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Australian blind paralympic medallist throws a light on blindness in the Asia Pacific

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Vision impaired paralympian Jessica Gallagher who skied her way to a bronze medal in the 2010 Winter Paralympics has turned her attention to another goal.

This time the 25-year-old who is currently training in track and field for the London 2012 Paralympics is helping raise awareness of the work that is being done in the Asia Pacific to eliminate blindness of some of our poorest neighbours.

Jessica has been appointed Vision 2020 Australia’s first Global Ambassador for Australia’s efforts to overcome avoidable blindness and vision impairment. Her role will include turning the spotlight on the difference Australian aid and work is having and raising the awareness of the link between blindness and poverty.

“Through my sporting opportunities I get to meet so many outstanding Australians who are achieving amazing things all over the world. But the work that some Australians are doing quietly behind the scenes in many Asia Pacific countries to make a difference to individual lives of people who are blind or vision impaired, is truly inspirational,” Jessica said.

The osteopath who is hoping to win gold at the London Paralympic Games said despite losing her own sight she realises how lucky she is to live in Australia and have access to such good medical and disability services.

“I am thrilled to support the efforts of Australian agencies working in partnership to improve the vision of millions of people in the region who are not so lucky,” she said.

“Obviously, losing my own sight means that this is an issue that is close to my heart and I am happy to be able to give something back.”

No stranger to travelling internationally, Jessica spends much of her time overseas either training on the ski fields or competing.

Jessica will travel to the Asia Pacific later this year to meet Australians who are working to restore sight and improve facilities and services, as well as some of the people whose lives have been impacted by vision loss and blindness.

Jessica was diagnosed with a degenerative eye condition Cone Dystrophy at the age of 17, and has always been active in sport. She played netball at a competitive level before her eyesight deteriorated.

After only being on skis for just 150 days, Jessica competed in the slalom skiing event with her guide Eric Bickerton at the Vancouver Paralympic Games in 2010 where she made history as the first Australian woman to ever win a medal at a winter games.

Now Jessica stands to make history again as the first Australian paralympic athlete to win medals at both the summer and winter games if she comes away with a place in London. She will be competing in javelin and long jump.

Keep up with her sporting and ambassadorial activities via her blog at http://jessgallagher.blogspot.com and via Twitter @JessGallagher86

ENDS

About Vision 2020 Australia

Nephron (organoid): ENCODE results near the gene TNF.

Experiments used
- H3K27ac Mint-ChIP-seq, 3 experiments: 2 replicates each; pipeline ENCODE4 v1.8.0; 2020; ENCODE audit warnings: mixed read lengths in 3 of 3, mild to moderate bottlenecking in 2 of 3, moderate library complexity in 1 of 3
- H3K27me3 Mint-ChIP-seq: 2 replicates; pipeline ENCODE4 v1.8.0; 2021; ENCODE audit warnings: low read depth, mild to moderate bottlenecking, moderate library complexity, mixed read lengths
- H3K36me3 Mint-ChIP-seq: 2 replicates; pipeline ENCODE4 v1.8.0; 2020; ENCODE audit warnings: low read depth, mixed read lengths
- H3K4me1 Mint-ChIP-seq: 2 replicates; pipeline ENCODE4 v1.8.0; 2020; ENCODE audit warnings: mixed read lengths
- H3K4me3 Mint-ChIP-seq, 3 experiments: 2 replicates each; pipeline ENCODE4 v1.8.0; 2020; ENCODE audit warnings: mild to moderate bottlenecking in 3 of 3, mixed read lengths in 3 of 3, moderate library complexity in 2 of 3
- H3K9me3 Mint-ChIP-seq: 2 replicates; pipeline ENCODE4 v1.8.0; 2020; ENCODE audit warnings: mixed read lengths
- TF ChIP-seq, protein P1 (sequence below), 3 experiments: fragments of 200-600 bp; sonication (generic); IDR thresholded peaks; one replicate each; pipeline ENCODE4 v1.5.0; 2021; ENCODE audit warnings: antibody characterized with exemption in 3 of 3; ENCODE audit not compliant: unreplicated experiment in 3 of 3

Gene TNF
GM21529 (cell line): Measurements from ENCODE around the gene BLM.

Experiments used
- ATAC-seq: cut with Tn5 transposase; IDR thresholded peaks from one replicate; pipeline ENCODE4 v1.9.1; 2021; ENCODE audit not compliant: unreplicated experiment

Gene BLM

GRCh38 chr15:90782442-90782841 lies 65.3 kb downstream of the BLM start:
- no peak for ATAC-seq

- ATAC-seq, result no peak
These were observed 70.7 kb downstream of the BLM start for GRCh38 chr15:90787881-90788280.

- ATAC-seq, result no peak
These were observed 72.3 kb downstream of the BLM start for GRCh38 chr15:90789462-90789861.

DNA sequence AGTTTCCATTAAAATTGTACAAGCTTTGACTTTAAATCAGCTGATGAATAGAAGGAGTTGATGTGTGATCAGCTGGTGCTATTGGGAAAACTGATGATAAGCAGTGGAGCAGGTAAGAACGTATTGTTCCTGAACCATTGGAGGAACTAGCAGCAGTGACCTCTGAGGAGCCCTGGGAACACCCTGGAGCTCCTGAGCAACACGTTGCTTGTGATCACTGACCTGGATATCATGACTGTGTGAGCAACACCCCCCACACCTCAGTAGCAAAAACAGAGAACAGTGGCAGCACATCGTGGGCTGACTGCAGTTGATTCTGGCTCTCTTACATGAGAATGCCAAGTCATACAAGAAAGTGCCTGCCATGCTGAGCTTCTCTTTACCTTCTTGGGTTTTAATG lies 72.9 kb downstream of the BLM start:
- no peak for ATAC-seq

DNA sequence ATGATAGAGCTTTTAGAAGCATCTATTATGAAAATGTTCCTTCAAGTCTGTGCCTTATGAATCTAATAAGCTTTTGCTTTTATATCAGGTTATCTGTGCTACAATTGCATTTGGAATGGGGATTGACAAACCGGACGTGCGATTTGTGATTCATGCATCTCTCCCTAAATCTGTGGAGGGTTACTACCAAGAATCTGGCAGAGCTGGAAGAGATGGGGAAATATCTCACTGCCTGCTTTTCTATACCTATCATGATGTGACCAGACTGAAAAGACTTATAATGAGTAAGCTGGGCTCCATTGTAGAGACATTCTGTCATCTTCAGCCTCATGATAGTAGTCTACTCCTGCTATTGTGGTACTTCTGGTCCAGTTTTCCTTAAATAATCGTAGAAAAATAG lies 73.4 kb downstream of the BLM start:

As the peak body for the eye health and vision care sector, Vision 2020 Australia aims to eliminate avoidable blindness by the year 2020. Globally, approximately 285 million people are blind or vision impaired. Some 90 per cent of the world’s blindness exists in developing countries and is said to be both a cause and a consequence of poverty.

In Australia, almost 575,000 people are blind or vision impaired. As Australia’s population ages, this figure is predicted to rise to almost 801,000 by 2020.

Vision loss has significant social and economic costs and greatly impacts independence and quality of life.

About Vision 2020 Australia Global Consortium

In partnership with AusAID, Vision 2020 Australia's Global Consortium is working to eliminate avoidable blindness in the Asia Pacific region. The Global Consortium consists of Vision 2020 Australia and nine leading agencies from across the sector.

With funding from AusAID's $45 million Avoidable Blindness Initiative, the Global Consortium is tackling avoidable blindness on a number of fronts, including training eye nurses and eye doctors, developing systems to collect and utilise eye health data, strengthening eye health infrastructure (construction, renovation and provision of equipment), supporting the government's blindness prevention committee, and raising awareness of eye health and available services.

Vision impairment is both a cause and a consequence of poverty, and tackling avoidable blindness enables people to return to work and contribute to their families and communities. For example, approximately 90 per cent of vision impaired children in the Asia Pacific are deprived of the opportunity to attend school. Efforts to eliminate childhood vision impairment are central to achieving the second Millennium Development Goal - achieving universal primary education.

The Global Consortium is working in seven countries across the Asia Pacific to eliminate avoidable blindness. Since its implementation in 2010, the Consortium has seen the lives of thousands transformed, particularly in Cambodia and Vietnam where the majority of Consortium funds have been allocated.

Media Contact

Louise Rudzki, Vision 2020 Australia, (03) 9656 2020, +61 414 784 359, lrudzki@vision2020australia.org.au

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